As the last last ice age (which ran from about 110,000 to about 12,000 years ago) waned, the glacial ice dwindled and water no longer flowed from the highlands to replenish the lakes, the last of which dried up 17,500 years ago. Despite their age, the flat expanses of the lake floors and the dune systems that surrounded them are still obvious today.
While the lakes were full, the lush wetland system teemed with life. People would have camped along the shores, hunting and foraging for freshwater mussels, yabbies, golden perch and Murray cod, as well as emus, kangaroos and other large species. The fossils of more than 55 animals have been found in the lunettes – snakes and wombats, but also extinct species such as Procoptodon and Genyornis. Alongside the animal fossils are stone tools and ancient fireplaces that reveal extensive human occupation. Most significant, though, are the human remains scattered throughout the eroding dunes.
“Some of the very earliest modern human remains in the world are here at Mungo,” says Harvey Johnston, a NSW Office of Environment and Heritage archaeologist, who’s been involved with Willandra since the late 1980s. “You have this record of human occupation going back 40,000 years and burials and ceremonies associated with that: cremations, burials with ochre, multiple individuals and burials with unusual features.”
A number of other scientifically significant remains have been discovered at Willandra but never disturbed or studied, in line with the wishes of the area’s Aboriginal custodians. ‘Mungo Child’, as it has become known to scientists, was discovered in 1987 and may be of similar antiquity to Mungo Man. “There are no other juvenile skeletons in this 40,000-year age range in the entire Australian and Asian region,” says Dr Michael Westaway, from Griffith University, in Brisbane. “The remains of Homo sapiens of this antiquity are very, very rare globally.”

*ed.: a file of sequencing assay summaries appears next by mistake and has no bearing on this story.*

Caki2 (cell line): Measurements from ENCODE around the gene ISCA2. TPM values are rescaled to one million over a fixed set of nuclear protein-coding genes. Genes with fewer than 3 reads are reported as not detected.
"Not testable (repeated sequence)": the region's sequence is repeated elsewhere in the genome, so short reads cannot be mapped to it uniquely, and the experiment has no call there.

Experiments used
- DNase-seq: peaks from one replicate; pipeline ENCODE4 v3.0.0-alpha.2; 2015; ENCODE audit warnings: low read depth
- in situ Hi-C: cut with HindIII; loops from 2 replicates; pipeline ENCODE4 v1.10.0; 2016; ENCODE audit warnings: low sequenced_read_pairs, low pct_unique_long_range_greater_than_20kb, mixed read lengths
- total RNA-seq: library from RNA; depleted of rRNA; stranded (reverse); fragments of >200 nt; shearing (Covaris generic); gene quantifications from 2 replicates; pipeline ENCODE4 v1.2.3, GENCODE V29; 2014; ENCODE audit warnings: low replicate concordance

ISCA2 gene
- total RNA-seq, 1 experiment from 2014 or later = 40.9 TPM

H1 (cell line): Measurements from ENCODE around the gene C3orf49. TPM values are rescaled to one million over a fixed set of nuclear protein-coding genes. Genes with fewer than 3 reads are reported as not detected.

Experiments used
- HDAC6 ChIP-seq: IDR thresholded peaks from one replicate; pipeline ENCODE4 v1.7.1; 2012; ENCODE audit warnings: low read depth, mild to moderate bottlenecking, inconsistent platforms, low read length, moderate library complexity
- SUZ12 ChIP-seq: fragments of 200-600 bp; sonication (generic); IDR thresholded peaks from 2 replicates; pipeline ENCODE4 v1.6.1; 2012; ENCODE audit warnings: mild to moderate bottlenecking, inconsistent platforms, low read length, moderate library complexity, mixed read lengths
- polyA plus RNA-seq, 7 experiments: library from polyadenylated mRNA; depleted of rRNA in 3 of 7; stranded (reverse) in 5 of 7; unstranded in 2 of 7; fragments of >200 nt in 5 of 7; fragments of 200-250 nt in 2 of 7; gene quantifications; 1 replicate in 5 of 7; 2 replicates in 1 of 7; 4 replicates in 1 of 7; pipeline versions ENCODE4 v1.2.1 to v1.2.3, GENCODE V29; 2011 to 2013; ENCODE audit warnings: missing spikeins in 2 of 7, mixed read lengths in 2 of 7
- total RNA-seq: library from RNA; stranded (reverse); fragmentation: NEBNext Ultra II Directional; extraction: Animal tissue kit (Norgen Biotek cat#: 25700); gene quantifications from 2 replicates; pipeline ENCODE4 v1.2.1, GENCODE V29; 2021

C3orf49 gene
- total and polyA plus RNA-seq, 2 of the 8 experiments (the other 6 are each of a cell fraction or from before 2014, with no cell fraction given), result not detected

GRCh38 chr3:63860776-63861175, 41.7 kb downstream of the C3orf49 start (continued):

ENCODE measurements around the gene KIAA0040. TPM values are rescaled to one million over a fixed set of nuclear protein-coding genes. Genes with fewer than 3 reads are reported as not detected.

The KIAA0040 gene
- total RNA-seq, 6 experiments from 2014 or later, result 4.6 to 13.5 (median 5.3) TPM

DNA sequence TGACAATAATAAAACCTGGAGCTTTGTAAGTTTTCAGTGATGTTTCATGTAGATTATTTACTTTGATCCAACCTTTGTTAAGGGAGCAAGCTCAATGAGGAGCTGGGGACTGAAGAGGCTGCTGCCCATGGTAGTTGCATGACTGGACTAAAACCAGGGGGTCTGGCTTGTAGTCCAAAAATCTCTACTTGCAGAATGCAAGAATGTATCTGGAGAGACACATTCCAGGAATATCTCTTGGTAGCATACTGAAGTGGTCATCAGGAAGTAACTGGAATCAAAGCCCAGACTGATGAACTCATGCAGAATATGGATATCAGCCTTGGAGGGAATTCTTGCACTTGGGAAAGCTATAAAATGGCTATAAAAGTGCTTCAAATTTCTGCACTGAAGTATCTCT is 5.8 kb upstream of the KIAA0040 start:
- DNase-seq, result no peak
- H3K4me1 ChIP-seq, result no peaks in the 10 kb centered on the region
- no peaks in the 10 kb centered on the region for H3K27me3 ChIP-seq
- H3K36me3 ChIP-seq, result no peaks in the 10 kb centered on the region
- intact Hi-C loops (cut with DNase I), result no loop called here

When the top of the juvenile skull was discovered, just a few centimetres of sand were brushed off it before it was reburied. “It was never fully excavated,” Harvey says. “Some years later, part of the mandible [jaw] became exposed through natural erosion, and confirmed it was clearly an adolescent or child.” Since the mid 1980s, park rangers swiftly rebury any exposed human remains, often covering them with shadecloth to retard erosion.
Mungo National Park’s history
“IT’S INCREDIBLE TO think this place was a freshwater lake filled with fish and mussels and people fishing – and it just dried up. Nature has its own way of doing things,” says Mutthi Mutthi elder Mary Pappin. Mary is one of a number of passionate and outspoken Aboriginal women who’ve pushed hard for the rights of their people here. Her late mother, Alice Kelly, led the fight to have Mungo Lady returned to the park in the 1990s (the remains have since been kept in a locked vault on site).